The CSIRO spat that Australia can’t afford to ignore

The future of climate research in Australia is an issue tailor-made for Malcolm Turnbull to take a stand on. Yet he remains aloof from the debate.

Hobart’s Sullivans Cove, with CSIRO and its research ship Investigator in the foreground. PHOTO CSIRO

Hobart’s Sullivans Cove, with CSIRO’s Marine Laboratories and its research ship Investigator in the foreground. PHOTO CSIRO

A notable centenary happens next month. On March 16, 1916, a young Australian nation took its first tentative steps into funded scientific research when prime minister Billy Hughes set up the Advisory Council of Science and Industry.

It was a modest affair. The council set up committees of experts who, while able to employ paid assistants, were expected to do their work without any pay. Unsurprisingly, this didn’t work.

Various governments experimented with different structures before finally settling on the Commonwealth Scientific and Industrial Research Organisation, now known by its acronym, often pronounced as “siro”.

CSIRO is fundamental to our national identity and underlies much of our prosperity. Employing over 4500 people throughout Australia, its research interests include agronomy, forestry, mining and manufacturing, health and nutrition, digital technology, space physics and natural ecosystems.

It also studies Earth’s structure and dynamics: the big systems that determine climate and provide energy to power our lives. The business division most concerned with these matters is run from CSIRO’s complex on the Hobart waterfront.

CSIRO’s diversity of research interests gives huge scope for brainstorming key questions. No other national science agency, anywhere, can match that in-house diversity – one reason why CSIRO attracts so much talent from around the world. It’s truly a national treasure.

CSIRO was early out of the blocks in putting resources into climate research, led for a decade by renowned atmospheric scientist Graeme Pearman. Its modelling and analysis – the best then and now for the Southern Hemisphere – gave it a global reputation.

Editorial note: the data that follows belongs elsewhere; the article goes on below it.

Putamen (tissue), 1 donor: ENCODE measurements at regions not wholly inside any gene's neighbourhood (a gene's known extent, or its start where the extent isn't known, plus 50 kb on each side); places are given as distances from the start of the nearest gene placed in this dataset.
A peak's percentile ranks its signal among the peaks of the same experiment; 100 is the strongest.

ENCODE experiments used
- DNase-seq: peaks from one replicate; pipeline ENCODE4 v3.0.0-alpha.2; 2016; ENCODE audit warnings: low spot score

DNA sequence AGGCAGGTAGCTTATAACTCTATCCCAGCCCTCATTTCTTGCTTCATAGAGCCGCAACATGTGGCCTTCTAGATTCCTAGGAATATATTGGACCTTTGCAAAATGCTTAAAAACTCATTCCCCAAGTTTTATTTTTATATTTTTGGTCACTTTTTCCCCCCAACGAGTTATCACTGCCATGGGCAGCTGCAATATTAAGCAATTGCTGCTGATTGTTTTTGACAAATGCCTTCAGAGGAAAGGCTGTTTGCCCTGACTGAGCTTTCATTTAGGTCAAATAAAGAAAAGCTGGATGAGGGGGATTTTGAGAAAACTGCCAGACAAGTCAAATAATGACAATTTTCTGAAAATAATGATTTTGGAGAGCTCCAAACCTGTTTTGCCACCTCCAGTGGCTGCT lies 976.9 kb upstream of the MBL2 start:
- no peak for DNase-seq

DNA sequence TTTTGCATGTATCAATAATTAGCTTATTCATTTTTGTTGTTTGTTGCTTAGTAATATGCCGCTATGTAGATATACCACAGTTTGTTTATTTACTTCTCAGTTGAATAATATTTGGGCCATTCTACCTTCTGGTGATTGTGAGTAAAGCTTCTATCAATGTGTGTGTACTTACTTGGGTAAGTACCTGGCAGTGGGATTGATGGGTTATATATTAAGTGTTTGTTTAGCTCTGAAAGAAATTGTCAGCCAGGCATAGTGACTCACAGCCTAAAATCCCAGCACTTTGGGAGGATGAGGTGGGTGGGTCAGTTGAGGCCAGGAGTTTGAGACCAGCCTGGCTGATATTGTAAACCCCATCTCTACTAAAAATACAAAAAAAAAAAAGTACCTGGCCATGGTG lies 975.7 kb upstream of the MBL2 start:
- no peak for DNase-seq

That’s why the global scientific community was so shocked by this month’s announcement that climate research was to be cut in favour of making money from technology. The size of that shock can be measured in a single document.

Just five days after the announcement, a remarkable letter was sent from the US to prime minister Malcolm Turnbull, the CSIRO board and others spelling out the damaging consequences of downsizing this “vibrant and world-leading research program”.

The letter was signed by 2676 climate scientists, including 922 from the US, 391 from the UK, 200 from Germany and 159 from France. Equally remarkable is the spread of nations represented – 57 of them, including many developing countries.

The letter said continuing CSIRO’s multi-decadal study of Southern Hemisphere climate was critical to the success of global mitigation while also helping Australia address unresolved questions like food production, extreme events, tropical disease and Southern Ocean dynamics.

CSIRO chief executive Larry Marshall has said the time for analysing climate change has passed and its task now is to work out what to do to mitigate. Different problem, different skills.

But the two can’t be separated. To work out what to do we have to know how climate is changing globally, regionally and locally, and that includes translating global data to give us a stronger, more precise picture of our own situation. The need continues indefinitely. Same problem, same skills.

Of course scientists like to look out for their own, and of course there’s an element of self-interest here. People want to keep their jobs. But this is a matter of national importance. CSIRO’s decision calls into play scientific and policy questions that demand attention at the highest political levels.

As a backbencher in 2010 Malcolm Turnbull spoke out against his party’s prevailing sentiment that climate change was a non-event. When he became prime minister, many expected the government’s climate policies to be strengthened. That expectation is quickly vanishing.

Much of his party remains in denial about the gravity of the climate crisis, including backbench MP Dennis Jensen, who tweeted that climate science has been overfunded for decades.

For his part science minister Christopher Pyne has taken the lazy way out, saying the CSIRO decision was an internal matter. In fact it’s anything but internal, as the scientists’ letter shows.

If it stands, Australia’s scientific reputation and the integrity of both CSIRO and Turnbull himself will be irreparably damaged. Time is fast running out for the PM to stand up and be counted.

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